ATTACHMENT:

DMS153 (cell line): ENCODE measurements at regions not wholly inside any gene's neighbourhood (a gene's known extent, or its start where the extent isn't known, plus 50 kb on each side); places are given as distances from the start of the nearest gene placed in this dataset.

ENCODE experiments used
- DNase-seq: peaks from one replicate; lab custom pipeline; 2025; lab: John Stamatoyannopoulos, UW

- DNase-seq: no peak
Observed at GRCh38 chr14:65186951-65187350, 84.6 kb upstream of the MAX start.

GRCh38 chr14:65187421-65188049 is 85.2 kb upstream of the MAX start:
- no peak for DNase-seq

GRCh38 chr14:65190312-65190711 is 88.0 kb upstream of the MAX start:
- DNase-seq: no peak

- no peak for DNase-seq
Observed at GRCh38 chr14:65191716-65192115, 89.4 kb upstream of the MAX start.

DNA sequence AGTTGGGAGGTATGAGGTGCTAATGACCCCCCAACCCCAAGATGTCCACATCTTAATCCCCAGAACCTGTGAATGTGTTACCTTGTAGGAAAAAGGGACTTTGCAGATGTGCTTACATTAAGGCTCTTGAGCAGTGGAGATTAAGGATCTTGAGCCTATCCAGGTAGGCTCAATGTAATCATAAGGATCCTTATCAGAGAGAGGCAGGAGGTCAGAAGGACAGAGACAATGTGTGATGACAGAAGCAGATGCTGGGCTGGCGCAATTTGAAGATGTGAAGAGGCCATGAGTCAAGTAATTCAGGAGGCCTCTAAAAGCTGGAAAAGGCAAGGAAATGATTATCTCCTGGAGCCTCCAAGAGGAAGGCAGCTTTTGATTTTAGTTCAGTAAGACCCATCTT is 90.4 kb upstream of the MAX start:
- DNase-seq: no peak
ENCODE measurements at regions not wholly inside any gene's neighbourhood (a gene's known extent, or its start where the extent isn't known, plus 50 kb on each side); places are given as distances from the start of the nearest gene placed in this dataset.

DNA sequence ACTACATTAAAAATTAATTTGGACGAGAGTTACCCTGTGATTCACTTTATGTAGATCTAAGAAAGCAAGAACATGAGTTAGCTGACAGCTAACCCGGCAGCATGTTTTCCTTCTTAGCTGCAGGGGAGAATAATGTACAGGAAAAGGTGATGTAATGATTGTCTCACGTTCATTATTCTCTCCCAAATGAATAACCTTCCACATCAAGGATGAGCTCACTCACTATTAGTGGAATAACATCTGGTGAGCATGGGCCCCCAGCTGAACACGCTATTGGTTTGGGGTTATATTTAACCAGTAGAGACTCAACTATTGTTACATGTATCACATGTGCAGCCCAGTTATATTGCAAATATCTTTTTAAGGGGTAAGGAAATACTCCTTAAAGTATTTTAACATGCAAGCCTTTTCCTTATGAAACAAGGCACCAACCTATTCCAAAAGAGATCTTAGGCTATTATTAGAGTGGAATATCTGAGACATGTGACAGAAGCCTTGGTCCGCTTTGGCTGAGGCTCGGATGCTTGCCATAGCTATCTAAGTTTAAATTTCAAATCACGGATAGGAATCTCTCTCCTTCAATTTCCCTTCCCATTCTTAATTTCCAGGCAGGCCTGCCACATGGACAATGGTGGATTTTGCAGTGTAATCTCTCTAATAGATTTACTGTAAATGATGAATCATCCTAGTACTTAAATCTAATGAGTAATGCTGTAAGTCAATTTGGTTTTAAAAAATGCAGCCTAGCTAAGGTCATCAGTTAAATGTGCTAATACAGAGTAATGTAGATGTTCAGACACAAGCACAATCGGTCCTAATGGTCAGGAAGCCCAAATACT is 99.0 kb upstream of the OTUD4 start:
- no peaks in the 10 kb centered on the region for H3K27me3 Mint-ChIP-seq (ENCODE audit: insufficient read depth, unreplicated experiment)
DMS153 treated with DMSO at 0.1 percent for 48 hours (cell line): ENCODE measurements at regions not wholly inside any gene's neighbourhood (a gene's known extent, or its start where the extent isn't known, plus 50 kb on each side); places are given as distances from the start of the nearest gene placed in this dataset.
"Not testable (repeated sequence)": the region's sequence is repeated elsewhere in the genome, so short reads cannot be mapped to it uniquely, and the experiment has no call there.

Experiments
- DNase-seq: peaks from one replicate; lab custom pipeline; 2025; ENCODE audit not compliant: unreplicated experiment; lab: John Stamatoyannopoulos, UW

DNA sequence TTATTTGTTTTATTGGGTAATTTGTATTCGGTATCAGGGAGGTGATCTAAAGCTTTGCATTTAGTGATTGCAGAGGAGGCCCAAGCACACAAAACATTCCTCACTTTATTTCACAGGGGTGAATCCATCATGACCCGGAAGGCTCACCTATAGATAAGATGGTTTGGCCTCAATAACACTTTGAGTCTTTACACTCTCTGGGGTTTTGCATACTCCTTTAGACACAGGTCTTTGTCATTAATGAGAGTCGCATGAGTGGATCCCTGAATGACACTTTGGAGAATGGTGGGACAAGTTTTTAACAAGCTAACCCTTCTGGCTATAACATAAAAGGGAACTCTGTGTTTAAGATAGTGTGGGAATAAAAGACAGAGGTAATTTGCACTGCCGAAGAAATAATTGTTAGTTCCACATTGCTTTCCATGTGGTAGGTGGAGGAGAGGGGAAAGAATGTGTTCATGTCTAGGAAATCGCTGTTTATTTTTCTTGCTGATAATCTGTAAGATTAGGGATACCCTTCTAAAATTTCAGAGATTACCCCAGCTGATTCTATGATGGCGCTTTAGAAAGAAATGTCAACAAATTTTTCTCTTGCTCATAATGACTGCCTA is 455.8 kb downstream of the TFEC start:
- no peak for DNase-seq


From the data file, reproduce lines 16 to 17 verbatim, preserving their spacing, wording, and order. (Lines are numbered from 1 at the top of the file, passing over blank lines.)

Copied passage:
- no peaks in the 10 kb centered on the region for H3K27me3 Mint-ChIP-seq (ENCODE audit: insufficient read depth, unreplicated experiment)
DMS153 treated with DMSO at 0.1 percent for 48 hours (cell line): ENCODE measurements at regions not wholly inside any gene's neighbourhood (a gene's known extent, or its start where the extent isn't known, plus 50 kb on each side); places are given as distances from the start of the nearest gene placed in this dataset.